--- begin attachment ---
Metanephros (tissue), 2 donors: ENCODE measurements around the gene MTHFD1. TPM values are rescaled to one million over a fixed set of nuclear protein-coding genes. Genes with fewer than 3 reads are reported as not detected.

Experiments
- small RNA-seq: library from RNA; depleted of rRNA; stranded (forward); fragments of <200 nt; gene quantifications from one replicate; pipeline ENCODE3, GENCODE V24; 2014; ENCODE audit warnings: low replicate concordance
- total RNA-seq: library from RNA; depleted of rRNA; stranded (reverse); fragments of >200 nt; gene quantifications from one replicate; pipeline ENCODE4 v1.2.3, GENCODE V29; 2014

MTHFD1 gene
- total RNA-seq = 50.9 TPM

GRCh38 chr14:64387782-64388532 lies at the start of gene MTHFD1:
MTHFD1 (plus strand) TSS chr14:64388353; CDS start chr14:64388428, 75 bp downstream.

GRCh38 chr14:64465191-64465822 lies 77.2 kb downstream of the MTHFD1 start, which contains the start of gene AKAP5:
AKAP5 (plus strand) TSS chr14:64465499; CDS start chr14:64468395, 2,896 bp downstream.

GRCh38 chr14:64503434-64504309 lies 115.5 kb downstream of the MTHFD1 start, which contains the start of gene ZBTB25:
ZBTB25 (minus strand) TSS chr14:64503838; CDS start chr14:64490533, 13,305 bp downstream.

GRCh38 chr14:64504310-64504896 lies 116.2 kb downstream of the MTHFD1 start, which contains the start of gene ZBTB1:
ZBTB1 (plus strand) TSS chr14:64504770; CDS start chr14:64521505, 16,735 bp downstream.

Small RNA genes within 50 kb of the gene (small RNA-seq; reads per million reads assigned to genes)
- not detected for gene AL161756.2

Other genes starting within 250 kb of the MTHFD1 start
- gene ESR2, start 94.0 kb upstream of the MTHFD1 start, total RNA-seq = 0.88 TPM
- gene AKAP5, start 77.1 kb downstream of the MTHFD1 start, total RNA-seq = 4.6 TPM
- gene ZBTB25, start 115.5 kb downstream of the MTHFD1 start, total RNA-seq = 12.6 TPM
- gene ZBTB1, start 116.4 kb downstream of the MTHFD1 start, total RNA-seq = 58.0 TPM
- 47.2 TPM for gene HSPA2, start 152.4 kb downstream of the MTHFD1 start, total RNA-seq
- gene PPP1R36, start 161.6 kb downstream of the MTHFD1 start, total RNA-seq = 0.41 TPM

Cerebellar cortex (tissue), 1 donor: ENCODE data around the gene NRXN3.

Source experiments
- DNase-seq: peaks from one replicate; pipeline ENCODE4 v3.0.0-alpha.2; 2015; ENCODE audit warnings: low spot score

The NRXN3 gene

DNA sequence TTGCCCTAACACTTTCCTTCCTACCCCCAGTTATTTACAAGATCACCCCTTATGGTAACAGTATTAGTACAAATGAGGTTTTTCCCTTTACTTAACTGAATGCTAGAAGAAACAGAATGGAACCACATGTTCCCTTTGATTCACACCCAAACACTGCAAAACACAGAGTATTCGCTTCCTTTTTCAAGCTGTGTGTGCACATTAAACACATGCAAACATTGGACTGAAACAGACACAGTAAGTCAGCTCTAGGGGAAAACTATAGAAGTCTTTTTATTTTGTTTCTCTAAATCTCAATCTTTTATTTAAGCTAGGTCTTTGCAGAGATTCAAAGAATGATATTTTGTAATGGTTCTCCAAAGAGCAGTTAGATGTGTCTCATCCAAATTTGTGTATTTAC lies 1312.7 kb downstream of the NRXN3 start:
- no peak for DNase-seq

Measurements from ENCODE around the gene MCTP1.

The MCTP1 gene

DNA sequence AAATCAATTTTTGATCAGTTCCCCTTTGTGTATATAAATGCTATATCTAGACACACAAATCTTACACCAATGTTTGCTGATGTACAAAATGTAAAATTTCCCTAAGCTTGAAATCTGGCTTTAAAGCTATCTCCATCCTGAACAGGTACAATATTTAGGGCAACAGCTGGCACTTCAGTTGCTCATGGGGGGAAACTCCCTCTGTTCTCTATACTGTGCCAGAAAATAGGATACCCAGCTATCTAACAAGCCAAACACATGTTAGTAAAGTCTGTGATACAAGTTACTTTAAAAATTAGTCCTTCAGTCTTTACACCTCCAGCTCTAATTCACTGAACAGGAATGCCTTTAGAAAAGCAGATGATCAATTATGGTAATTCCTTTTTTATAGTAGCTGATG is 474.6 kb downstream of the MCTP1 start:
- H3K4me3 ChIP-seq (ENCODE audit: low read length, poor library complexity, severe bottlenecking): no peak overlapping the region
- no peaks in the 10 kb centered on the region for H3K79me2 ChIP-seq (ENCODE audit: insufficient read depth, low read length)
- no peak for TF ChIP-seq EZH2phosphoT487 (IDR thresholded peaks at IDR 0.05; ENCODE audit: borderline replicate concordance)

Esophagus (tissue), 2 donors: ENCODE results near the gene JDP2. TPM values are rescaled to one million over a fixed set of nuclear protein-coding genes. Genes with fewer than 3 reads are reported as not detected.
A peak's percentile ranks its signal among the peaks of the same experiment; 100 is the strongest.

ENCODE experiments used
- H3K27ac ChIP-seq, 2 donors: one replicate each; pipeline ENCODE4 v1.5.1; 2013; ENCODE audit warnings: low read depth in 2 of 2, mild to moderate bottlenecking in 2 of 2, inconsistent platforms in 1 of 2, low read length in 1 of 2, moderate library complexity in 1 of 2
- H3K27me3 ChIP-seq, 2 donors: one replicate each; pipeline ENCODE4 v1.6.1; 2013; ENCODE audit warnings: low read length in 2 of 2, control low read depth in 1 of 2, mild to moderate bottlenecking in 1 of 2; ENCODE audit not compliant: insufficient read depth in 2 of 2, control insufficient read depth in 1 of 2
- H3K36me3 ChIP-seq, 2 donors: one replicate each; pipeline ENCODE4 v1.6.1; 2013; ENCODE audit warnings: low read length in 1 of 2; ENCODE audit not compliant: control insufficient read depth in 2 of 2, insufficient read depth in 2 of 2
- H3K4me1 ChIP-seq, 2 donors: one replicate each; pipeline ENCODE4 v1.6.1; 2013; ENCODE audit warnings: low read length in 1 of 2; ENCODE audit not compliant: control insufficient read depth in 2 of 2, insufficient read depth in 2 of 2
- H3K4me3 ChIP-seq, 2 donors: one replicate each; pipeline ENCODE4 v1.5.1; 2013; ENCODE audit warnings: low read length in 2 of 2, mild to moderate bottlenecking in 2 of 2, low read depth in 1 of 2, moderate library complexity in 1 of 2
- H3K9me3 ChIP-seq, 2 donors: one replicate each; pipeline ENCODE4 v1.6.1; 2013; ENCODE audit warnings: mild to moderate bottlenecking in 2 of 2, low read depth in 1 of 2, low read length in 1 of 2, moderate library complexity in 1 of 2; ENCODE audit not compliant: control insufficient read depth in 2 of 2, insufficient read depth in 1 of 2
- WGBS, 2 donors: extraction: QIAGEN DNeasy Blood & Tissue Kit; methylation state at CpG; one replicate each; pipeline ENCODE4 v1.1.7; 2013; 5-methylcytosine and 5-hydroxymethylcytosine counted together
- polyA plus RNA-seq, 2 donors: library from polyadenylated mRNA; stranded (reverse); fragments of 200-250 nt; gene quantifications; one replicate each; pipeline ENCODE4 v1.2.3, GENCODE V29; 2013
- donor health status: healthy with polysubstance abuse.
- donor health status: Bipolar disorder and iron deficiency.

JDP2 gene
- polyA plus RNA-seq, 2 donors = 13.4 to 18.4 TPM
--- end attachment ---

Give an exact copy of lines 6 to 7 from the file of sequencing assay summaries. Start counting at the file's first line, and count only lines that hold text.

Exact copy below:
- total RNA-seq = 50.9 TPM

GRCh38 chr14:64387782-64388532 lies at the start of gene MTHFD1: